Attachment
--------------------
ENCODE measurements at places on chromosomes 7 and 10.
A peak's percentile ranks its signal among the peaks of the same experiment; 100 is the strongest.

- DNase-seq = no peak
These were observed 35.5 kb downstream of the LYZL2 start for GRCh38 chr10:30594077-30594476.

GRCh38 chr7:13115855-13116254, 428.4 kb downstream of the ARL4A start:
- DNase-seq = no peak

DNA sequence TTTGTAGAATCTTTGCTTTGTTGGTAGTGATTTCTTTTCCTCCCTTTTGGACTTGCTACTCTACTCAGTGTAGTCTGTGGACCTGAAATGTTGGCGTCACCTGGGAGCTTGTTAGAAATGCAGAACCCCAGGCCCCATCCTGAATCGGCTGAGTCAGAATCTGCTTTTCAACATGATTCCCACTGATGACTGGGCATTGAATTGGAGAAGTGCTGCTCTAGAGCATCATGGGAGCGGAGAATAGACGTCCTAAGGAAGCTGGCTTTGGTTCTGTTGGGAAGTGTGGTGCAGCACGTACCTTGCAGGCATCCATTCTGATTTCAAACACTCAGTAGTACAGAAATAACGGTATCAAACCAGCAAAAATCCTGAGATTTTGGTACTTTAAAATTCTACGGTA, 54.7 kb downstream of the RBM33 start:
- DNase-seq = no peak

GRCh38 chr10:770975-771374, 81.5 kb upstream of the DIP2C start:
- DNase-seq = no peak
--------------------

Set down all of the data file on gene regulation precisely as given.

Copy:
ENCODE measurements at places on chromosomes 7 and 10.
A peak's percentile ranks its signal among the peaks of the same experiment; 100 is the strongest.

- DNase-seq = no peak
These were observed 35.5 kb downstream of the LYZL2 start for GRCh38 chr10:30594077-30594476.

GRCh38 chr7:13115855-13116254, 428.4 kb downstream of the ARL4A start:
- DNase-seq = no peak

DNA sequence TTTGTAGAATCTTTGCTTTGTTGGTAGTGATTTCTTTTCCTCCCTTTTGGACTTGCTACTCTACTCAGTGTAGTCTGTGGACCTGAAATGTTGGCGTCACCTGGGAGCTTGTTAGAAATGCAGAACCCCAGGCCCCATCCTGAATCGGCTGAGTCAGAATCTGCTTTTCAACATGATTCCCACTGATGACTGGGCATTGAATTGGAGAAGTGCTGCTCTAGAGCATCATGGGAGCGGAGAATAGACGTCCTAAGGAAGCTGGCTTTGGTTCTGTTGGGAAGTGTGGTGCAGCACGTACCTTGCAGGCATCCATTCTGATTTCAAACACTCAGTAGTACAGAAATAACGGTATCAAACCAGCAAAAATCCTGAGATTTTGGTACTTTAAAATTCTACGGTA, 54.7 kb downstream of the RBM33 start:
- DNase-seq = no peak

GRCh38 chr10:770975-771374, 81.5 kb upstream of the DIP2C start:
- DNase-seq = no peak